INDIANAPOLIS—The Association for Rubber Products Manufacturers is building its brand one member at a time.
"Our goal is to infiltrate the industry," said Executive Director Troy Nix, also president of First Resource Inc. "Ultimately we want ARPM to be the household name, and the vision basically says the reason is because we help to make the executives running those companies better."
When it split from the Rubber Manufacturers Association, the group intended to craft an organization that better suited the needs of smaller businesses, specifically those in the non-tire sector. The ARPM seeks to bring more day-to-day value to members through networking, leveraging for discounts on supplies and weekly webinars to provide training for senior leaders of its member company.
"We look at ourselves as being more in the trenches than the RMA," Nix said. "We look at the RMA as having the bigger picture in mind. We're in the trenches day-by-day trying to help members get done what they need to get done."
Their vision did not include a presence in Washington, which the RMA has. Some members who split from the RMA did not think it was cost-effective.
"The pricing for RMA was higher," said Regan McHale, president of Eagle Elastomer Inc., and a member of the ARPM board of directors. "We were paying for people in Washington."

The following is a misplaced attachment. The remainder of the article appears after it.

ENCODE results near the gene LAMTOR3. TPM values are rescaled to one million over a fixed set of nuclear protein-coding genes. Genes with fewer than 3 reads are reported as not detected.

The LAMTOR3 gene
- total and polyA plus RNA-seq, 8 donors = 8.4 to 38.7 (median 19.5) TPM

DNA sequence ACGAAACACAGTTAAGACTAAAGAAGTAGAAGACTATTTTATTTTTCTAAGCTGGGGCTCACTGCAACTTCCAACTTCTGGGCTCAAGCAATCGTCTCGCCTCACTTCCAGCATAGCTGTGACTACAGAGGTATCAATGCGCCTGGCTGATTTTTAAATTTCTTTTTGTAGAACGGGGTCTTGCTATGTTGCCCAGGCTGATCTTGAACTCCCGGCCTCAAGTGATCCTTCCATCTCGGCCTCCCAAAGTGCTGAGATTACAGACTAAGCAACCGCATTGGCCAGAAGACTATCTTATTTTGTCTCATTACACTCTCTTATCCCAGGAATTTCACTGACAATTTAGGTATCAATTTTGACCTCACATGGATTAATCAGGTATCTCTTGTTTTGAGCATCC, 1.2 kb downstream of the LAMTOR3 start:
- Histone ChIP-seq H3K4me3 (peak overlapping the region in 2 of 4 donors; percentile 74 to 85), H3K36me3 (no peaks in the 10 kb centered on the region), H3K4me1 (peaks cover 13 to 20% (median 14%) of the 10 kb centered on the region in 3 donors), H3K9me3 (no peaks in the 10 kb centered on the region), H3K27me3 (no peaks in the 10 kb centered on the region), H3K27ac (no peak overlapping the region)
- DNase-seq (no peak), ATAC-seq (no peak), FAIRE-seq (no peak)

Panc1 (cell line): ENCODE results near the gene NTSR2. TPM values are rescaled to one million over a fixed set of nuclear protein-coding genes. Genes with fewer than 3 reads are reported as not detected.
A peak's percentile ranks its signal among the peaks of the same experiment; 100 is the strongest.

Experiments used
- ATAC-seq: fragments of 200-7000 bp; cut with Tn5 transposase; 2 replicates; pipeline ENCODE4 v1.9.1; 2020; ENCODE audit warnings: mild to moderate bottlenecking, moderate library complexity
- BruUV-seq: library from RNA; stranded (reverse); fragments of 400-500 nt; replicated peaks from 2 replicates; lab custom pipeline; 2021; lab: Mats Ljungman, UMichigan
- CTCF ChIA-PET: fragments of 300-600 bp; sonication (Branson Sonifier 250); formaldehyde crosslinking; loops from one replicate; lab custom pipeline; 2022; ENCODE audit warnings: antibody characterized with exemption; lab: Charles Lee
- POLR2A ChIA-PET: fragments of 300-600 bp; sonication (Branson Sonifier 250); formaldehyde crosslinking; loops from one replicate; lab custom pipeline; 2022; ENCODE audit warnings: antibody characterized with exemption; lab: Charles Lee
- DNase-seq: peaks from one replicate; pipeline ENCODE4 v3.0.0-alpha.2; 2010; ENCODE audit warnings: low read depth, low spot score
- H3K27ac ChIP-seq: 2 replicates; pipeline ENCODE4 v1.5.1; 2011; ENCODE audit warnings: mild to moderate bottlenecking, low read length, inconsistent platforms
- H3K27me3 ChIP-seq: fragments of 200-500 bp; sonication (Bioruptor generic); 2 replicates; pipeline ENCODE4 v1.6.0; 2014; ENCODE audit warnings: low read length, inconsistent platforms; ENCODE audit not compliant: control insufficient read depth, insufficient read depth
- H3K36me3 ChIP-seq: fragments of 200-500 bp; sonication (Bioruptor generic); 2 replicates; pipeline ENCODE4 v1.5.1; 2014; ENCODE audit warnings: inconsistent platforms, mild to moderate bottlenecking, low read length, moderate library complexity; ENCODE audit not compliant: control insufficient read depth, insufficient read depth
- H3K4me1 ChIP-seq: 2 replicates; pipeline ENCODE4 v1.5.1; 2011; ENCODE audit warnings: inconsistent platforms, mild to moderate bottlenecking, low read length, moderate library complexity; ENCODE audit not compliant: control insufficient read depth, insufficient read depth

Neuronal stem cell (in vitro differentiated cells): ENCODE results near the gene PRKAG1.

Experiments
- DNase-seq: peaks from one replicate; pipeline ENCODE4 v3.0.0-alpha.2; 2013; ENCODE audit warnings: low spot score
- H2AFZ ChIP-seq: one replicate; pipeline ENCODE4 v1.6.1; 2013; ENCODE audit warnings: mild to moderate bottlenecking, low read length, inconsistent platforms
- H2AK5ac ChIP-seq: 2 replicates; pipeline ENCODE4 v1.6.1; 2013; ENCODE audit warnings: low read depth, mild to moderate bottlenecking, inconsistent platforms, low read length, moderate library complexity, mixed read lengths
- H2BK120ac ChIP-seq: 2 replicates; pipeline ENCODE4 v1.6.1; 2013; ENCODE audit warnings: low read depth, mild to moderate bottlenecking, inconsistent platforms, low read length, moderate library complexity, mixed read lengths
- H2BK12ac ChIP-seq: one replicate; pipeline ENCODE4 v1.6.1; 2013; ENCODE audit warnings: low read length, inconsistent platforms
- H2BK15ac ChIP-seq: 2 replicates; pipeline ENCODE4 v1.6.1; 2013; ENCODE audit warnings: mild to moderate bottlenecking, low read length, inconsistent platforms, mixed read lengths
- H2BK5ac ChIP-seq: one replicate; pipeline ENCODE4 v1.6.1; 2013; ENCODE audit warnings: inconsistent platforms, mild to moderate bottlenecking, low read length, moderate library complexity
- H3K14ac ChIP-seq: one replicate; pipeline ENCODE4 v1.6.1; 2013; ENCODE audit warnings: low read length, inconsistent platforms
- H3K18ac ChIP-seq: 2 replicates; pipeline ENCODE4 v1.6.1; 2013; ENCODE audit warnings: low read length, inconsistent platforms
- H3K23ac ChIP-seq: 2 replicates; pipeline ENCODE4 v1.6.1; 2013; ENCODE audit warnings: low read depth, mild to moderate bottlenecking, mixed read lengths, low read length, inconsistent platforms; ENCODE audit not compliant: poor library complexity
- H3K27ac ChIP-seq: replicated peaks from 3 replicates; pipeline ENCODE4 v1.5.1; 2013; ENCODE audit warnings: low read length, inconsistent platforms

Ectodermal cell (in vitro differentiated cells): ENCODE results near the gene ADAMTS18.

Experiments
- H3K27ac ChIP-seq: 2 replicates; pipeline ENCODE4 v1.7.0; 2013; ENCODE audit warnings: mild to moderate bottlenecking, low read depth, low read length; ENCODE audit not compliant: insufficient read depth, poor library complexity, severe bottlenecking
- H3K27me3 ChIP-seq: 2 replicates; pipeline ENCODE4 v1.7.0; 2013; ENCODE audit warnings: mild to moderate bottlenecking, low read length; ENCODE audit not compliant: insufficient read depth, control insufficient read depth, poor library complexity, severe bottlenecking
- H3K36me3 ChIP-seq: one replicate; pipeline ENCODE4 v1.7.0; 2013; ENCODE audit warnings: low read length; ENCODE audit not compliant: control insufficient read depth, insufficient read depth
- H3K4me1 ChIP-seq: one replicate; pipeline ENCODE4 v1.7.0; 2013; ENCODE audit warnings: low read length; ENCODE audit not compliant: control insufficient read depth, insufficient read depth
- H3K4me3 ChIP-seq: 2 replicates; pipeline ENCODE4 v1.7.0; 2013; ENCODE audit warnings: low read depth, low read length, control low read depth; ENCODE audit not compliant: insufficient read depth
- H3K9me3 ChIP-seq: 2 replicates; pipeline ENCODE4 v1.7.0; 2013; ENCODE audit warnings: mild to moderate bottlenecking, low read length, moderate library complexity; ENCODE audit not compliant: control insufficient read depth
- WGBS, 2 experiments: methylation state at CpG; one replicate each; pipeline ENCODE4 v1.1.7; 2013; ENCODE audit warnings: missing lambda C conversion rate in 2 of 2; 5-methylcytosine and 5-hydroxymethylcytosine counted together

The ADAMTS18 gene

Everything the ARPM wants to accomplish starts with growth. The company launched with zero members. By January 2011—three months after the Elastomer Products Group officially had split from the RMA—it had 12.
On Aug. 28, the ARPM accepted its 50th member, Basic Rubber & Plastics Co., from Walled Lake, Mich. The company is the ARPM's 14th addition in 2013, exceeding the goal of 10 set by its board of directors.
"Growing memberships provide a value-proposition that's attractive to people," said Charlie Braun, president of Custom Rubber Corp., and an ARPM director. "That's really the main measure for the bulk of us who started out. The main challenge and objective was to create something that could grow in membership, and I think we've been very successful in that."